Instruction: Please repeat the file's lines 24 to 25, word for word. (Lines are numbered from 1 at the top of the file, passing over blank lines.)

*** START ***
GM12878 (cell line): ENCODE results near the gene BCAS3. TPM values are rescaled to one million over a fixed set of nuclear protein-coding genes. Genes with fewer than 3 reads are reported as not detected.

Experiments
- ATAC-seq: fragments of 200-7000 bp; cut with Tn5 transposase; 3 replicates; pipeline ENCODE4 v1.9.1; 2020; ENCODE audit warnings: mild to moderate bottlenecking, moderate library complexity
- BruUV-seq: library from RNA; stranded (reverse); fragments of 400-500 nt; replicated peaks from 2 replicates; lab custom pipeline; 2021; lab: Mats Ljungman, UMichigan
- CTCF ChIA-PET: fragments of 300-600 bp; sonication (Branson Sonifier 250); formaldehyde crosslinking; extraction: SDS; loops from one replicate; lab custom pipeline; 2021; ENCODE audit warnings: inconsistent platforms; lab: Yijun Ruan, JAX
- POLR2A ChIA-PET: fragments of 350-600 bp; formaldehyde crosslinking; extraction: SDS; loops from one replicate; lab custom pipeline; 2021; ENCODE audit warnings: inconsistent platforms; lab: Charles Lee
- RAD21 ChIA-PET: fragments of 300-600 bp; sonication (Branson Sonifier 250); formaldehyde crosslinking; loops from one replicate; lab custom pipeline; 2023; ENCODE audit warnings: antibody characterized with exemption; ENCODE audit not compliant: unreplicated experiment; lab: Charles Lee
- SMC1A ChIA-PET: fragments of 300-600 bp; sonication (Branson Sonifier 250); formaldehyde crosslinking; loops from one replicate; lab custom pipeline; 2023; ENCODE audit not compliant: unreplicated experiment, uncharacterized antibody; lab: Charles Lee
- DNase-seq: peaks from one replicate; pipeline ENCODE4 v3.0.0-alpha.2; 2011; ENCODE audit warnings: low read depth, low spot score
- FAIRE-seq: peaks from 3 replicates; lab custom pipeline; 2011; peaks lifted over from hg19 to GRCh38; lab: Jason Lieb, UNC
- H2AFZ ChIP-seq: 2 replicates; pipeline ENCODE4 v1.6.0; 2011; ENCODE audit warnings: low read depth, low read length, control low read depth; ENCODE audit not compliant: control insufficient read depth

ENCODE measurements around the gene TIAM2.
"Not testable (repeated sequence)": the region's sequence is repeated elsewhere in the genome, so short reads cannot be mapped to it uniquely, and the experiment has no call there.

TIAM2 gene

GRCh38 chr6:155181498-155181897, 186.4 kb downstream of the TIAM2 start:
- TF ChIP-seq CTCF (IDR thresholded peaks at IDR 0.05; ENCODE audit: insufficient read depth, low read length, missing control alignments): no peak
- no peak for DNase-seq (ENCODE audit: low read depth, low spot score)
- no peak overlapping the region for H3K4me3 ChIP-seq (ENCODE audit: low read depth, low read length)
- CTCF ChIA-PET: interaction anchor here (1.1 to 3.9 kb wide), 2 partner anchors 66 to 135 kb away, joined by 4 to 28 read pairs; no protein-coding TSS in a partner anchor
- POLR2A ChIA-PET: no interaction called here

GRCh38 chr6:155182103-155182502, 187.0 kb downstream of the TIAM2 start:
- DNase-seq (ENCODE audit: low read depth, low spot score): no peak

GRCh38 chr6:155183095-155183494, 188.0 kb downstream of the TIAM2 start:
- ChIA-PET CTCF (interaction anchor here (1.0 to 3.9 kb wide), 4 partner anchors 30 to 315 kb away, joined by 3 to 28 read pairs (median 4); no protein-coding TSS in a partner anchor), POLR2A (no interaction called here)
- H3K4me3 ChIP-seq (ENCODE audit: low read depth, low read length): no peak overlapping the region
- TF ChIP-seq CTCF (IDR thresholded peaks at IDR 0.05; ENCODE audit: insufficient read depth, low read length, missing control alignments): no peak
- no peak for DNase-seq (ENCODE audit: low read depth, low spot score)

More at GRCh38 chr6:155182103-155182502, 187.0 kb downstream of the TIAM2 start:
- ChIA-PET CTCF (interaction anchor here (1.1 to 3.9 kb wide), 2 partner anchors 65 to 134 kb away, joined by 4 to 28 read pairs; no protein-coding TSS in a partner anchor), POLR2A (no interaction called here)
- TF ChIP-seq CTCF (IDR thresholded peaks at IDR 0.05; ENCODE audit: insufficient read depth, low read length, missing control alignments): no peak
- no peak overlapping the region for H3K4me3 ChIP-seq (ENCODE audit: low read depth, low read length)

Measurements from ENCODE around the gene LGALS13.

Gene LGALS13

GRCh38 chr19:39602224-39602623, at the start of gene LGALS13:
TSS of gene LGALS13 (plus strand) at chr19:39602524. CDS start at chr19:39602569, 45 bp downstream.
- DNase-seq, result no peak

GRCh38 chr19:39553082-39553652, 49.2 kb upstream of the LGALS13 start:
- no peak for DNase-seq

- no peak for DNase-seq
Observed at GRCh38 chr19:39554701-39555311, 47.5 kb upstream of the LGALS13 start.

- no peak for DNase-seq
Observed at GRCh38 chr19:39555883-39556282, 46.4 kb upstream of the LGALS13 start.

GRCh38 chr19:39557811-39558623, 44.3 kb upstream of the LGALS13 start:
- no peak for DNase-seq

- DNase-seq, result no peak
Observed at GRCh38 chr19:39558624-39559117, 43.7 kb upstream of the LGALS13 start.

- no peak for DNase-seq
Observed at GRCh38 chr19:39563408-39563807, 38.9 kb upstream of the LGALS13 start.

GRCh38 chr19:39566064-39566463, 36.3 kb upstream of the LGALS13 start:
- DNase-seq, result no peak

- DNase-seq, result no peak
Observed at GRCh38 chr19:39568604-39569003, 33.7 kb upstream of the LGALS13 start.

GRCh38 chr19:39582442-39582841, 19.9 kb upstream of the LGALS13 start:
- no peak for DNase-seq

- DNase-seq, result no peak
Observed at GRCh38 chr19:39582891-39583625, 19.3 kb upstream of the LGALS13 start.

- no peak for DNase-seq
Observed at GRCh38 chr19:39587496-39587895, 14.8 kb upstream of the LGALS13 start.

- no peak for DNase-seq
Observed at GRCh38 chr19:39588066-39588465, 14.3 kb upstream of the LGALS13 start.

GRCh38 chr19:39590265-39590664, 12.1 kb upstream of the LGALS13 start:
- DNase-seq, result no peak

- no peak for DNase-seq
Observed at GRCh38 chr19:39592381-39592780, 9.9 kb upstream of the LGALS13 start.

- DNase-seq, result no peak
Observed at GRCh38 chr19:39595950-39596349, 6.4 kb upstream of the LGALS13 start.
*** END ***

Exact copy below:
- ChIA-PET CTCF (interaction anchor here (1.0 to 3.9 kb wide), 4 partner anchors 30 to 315 kb away, joined by 3 to 28 read pairs (median 4); no protein-coding TSS in a partner anchor), POLR2A (no interaction called here)
- H3K4me3 ChIP-seq (ENCODE audit: low read depth, low read length): no peak overlapping the region